As much as Italian label Frontiers is well known for being a paragon for quality hard rock, it is always good to see the label bring something a little different out of the shadows of the underground and onto its considerable platform.
Sick N’ Beautiful is an Italian band that has released two albums – 2015’s Hell Over Hell and 2018’s Element Of Sex – two albums that are not exactly easy to categorise in terms of their style – anything from punk to alternative, hard rock to electro pop, grunge to industrial – and this may sound a tad messy and a band that does not actually know what it wants to be and throws caution to the wind in the hope that something will stick. The reality is quite different. Sick N’ Beautiful is a very focused act that is really about stretching the limitations of rock music and looking to explore and blend. And along with a very stark and visually abrupt image, there is no doubting as to how eye catching this band is.
The third album does fit the same profile musically and it is not to say that the previous two albums were bad in any way but Starstruck really does strike more of a chord with its sense of focus and leaves a glorious noise in its wake. Led by the visually striking Herma Sick (real name Greta Di Iacovo) – also of Frontiers all female group Venus 5 who released their self titled debut earlier in 2022) Sick N’ Beautiful goes for the throat as to their origins as to being “intergalactic nomads and performing our numbers for all species that we meet on our travels…” which does sound a lot more interesting in comparison to meeting up in a bar somewhere. As well as fronting the band, Herma is also a production designer so she knows exactly what she is doing in melding together sight and sound.
There is of course a ‘style over substance’ rabbit hole but Sick N’ Beautiful does avoid that and Starstruck is one of those albums that is eminently playable but one that does not reveal all of its glory immediately, it does take a few plays to be able to get to grips with the variety of styles. In fact, one its positive points is that the continuous plays drags out the details and brings the songs out. It is easy to miss the cool guitar solo on Pray Tell Me and how that knits with the keys. There is a lot going on, it is not that each song is the same and it is just a beautiful voice fronting it, there is very clearly a journey and places to visit with the album. Opener Tonight We Go To War is an ear basher, full on industrial assault which takes out the legs with the title track then handing out a bit of an extra kicking. What is to love about the song is that with its “Hollywood…” opening vocal line but then takes a very sinister turn on the chorus “Starstruck…fucker’s getting fucked…” is one to dive into the lyric book for. Drop It To The B is keyboard heavy and is another one where Herma’s voice has a delightful sheen which then moves around the staccato beat with a chorus that jolts and bounds around like the Duracell bunny on a particularly bad acid trip. This Is Not The End is a slow burner with some excellent moves on the different vocal styles and the drums (courtesy of Evey) are – no pun intended – out of this world. As much as Defy The Light sets the neck hairs on end with the vocals, the solo is so sweet that in context, every single corner has something in it to bring the song together.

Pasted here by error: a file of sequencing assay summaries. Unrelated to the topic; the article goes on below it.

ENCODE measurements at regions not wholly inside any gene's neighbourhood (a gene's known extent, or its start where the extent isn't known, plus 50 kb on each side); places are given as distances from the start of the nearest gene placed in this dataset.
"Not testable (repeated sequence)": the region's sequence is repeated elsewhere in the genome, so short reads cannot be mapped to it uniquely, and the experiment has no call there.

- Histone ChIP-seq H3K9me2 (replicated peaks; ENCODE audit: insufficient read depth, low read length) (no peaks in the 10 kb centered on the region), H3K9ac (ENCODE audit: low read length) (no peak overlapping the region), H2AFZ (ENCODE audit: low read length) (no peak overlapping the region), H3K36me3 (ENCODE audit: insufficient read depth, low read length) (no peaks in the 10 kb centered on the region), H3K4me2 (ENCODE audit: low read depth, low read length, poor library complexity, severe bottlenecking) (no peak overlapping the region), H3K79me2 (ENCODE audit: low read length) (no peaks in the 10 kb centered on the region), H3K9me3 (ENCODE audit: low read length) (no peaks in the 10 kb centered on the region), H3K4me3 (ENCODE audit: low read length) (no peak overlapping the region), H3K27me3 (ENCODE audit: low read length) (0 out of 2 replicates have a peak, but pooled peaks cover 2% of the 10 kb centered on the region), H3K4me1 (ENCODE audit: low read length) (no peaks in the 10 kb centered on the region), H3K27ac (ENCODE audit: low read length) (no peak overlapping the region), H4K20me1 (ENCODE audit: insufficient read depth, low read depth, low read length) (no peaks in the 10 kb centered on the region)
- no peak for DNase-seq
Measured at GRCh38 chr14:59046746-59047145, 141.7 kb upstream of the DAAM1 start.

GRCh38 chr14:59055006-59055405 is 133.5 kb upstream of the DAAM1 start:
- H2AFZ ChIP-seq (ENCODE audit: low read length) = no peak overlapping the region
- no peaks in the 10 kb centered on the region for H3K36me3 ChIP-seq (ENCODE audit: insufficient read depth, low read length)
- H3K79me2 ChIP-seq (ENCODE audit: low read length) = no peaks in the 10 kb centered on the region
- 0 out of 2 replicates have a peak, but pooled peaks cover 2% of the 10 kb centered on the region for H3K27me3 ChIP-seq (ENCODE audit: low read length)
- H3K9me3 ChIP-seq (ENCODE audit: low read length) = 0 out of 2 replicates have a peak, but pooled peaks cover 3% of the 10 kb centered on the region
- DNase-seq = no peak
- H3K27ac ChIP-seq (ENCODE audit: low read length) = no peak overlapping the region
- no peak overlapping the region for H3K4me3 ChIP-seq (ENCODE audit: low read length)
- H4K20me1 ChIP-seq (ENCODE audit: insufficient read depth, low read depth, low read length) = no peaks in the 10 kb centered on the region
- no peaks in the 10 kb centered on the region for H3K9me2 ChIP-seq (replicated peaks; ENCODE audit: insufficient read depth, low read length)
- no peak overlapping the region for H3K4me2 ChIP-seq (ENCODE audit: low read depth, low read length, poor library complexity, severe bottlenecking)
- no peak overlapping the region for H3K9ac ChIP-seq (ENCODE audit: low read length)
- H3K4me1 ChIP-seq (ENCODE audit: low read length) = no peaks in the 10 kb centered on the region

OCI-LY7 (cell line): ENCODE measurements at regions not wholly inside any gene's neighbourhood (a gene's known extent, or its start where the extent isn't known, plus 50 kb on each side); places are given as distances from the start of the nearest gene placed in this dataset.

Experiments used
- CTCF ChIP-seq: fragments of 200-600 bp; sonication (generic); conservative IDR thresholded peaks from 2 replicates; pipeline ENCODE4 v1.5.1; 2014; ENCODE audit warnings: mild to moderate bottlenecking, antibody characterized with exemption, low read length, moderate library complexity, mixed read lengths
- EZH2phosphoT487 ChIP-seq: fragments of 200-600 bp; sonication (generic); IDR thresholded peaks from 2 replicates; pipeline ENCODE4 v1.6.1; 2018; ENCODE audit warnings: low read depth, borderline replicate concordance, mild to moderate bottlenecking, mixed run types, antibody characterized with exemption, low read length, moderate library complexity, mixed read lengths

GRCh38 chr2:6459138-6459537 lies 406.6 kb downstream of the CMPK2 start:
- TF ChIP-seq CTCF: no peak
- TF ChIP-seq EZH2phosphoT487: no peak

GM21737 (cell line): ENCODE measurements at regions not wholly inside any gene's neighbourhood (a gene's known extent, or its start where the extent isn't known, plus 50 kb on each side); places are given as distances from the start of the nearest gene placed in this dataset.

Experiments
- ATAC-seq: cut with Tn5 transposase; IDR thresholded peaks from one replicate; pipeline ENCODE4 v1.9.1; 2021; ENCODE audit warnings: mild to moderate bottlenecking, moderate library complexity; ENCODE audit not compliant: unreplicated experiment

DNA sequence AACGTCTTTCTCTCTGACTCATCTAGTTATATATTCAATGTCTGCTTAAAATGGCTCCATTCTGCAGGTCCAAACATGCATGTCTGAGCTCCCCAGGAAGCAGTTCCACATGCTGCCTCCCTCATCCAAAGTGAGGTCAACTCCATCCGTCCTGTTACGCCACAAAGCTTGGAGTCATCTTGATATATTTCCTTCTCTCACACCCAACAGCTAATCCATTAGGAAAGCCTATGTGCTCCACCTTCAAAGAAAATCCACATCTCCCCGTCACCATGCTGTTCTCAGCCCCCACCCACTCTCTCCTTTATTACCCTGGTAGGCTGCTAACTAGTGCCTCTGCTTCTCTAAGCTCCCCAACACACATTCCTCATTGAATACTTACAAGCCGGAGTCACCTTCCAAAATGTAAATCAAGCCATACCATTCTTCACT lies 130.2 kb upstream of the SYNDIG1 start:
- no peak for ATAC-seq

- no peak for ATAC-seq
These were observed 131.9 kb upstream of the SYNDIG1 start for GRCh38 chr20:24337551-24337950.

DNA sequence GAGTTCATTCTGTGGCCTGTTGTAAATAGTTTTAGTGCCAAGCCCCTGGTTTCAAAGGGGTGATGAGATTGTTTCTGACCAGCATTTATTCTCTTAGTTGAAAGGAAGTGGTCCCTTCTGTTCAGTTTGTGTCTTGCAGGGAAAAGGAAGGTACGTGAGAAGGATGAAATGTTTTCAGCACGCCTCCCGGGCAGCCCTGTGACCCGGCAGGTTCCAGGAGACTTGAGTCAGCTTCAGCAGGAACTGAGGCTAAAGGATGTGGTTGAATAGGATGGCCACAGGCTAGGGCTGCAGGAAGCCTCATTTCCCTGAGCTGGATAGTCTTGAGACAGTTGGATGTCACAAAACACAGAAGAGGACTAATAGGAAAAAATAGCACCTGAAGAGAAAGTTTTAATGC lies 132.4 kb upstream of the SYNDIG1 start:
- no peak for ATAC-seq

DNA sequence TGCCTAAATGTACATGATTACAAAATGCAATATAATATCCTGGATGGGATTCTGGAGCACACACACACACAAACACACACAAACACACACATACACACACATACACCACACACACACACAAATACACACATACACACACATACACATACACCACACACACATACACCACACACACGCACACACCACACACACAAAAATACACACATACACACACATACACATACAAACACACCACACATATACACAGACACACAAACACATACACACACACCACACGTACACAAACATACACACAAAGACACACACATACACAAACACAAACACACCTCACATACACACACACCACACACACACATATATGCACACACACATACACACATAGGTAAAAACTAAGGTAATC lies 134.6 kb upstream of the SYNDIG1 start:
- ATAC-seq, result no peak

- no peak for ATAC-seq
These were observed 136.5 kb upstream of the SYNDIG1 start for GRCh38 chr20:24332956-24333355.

To say that Sick N’ Beautiful is all out Industrial is doing them a disservice because there are so many styles that are placed together and shuffle around each other so seamlessly. Think Kiss or Rob Zombie, throw in some Lady Ga-Ga, Sick N’ Beautiful is all about the journey over the destination. For a band that makes all of their own gear and considering recent live images where there is no let up and the sparks really fly, this is a band rammed with talent that want to take it places and is not holding back as to putting on a show. Along with the album, the band crowd funded for an accompanying movie so the group are not just thinking big, they are thinking huge.
Starstruck is one of those albums that will stand the test of time because it does not necessarily follow any trends. Rather than a continuation, it does feel like a new beginning and the world needs bands that has the ambition and drive because therein lies the desire to succeed and bring quality. Call it ‘uneasy listening’ call it whatever you like but Starstruck is one of those albums that bounds over genres and makes it impossible to place a thumbprint on what it actually is – there is much to delve into and creatively its cup does overflow.